In her work with Agenda 360, Stagaman helped create Diverse by Design, a report originally published in 2012 and updated in 2013 with findings on the Cincinnati area’s comparative levels of diversity in relation to similar cities, national averages and more. The study found that Cincinnati ranks 9th in requests for H-1B visas with only 1.6 per 1,000 workers in the labor force, while Austin, Texas, and Columbus, Ohio, rank 1st and 2nd with 3.9 and 2.9, respectively. It also noted that immigrants and nonnatives are four times more likely to start their own businesses than natives.
“The fundamental message of the report is that diversity and inclusion are not simply the right thing to do, they are the smart thing to do,” Stagaman says. “This isn’t a moral argument, it’s a business argument, and the data backs it up. So it’s not only about immigration reform, but it’s changing the region itself and being smarter about capturing and retaining diverse talent.”

Turning the talk from hypothetical to actionable

At the #iCodeImmigration roundtable, Chelsea Koglmeier, operations manager at local startup and Brandery graduate Roadtrippers, asked the question that everyone was thinking: “So how do we make this actionable?”

Stagaman explained that part of the reason for the event was just to get everyone together in the same room, make connections and allow ideas and actions to spring forth.
“You could feel the energy in that room,” Stagaman said. “Even if you are preaching to the choir, you still need to get the choir together now and then to make sure you’re all singing the same song.”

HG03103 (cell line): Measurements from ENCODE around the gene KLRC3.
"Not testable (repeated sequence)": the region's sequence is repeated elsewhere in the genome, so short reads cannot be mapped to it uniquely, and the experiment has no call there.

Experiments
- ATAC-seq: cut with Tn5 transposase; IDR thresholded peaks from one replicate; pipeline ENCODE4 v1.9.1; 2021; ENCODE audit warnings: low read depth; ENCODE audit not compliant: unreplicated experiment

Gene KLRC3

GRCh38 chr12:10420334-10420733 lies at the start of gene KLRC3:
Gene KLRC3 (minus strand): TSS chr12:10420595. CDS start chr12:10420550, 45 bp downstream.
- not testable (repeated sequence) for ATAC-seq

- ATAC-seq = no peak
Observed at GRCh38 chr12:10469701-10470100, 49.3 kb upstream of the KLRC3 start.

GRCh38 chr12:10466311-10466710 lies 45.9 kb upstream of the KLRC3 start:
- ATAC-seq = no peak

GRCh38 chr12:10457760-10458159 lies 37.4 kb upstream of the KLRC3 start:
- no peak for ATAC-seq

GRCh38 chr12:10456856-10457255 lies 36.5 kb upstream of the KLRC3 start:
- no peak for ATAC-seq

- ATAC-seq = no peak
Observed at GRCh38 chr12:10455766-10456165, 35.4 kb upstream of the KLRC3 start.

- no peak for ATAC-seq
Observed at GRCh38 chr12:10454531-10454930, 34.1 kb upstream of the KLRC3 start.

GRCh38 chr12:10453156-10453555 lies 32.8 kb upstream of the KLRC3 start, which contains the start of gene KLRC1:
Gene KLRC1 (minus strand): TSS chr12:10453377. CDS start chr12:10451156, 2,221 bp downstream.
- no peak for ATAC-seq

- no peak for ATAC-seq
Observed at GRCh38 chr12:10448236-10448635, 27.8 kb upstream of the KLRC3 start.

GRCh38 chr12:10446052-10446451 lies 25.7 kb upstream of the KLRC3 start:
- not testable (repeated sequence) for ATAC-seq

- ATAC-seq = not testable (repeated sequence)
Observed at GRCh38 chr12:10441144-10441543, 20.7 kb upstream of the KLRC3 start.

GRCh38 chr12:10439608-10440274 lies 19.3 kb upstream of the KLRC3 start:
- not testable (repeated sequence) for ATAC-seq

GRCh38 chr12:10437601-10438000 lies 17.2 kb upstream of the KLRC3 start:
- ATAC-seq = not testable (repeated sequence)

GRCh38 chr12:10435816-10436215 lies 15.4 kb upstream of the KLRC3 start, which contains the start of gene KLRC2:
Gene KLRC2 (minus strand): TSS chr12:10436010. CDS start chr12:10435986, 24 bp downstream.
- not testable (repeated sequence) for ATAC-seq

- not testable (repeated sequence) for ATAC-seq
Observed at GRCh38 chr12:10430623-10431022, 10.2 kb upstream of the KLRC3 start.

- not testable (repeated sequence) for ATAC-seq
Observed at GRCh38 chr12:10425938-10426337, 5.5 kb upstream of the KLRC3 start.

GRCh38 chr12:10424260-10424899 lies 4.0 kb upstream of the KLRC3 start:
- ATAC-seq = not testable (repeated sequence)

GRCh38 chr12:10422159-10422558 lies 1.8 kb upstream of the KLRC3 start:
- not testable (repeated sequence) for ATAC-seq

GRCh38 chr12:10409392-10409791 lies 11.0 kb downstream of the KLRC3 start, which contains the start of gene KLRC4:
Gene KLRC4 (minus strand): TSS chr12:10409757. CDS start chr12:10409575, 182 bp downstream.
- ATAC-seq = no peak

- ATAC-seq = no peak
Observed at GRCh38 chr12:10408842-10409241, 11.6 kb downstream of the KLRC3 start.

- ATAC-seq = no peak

Aside from that, Stagaman, her colleagues at the Cincinnati Chamber and a group of 400 leaders representing big and small business as well as nonprofits in Cincinnati have banded together to work on strategies to overcome these barriers. They have sent task forces to nearby cities like Dayton, where they studied the Welcome Dayton initiative and have begun to explore a regional partnership. They have begun working with small businesses to help them understand how to expand their customer base to cater to non-native English speakers. And they maintain a strong link with Partnership for a New American Economy, which is working to push for immigration change in Washington, D.C.
“The Chamber has actively advocated for immigration reform. Our members have made a great impact on the discussion with the federal delegation,” says Brian Carley, president and CEO of the Cincinnati USA Regional Chamber. “We encourage them to act on reform this year.”
While the need is very real and very current, Stagaman and the Chamber also recognize that change isn’t always a quick process.
“This is a longhaul project,” Stagaman says. “We can make the business case for diversity, but it’s hard to measure in quarterly results, so we’re at this work and will be for the indefinite future. We are always eager to connect with people who care about any of these issues.”
To learn more or get involved, visit or, or email Mary Stagaman at the Chamber.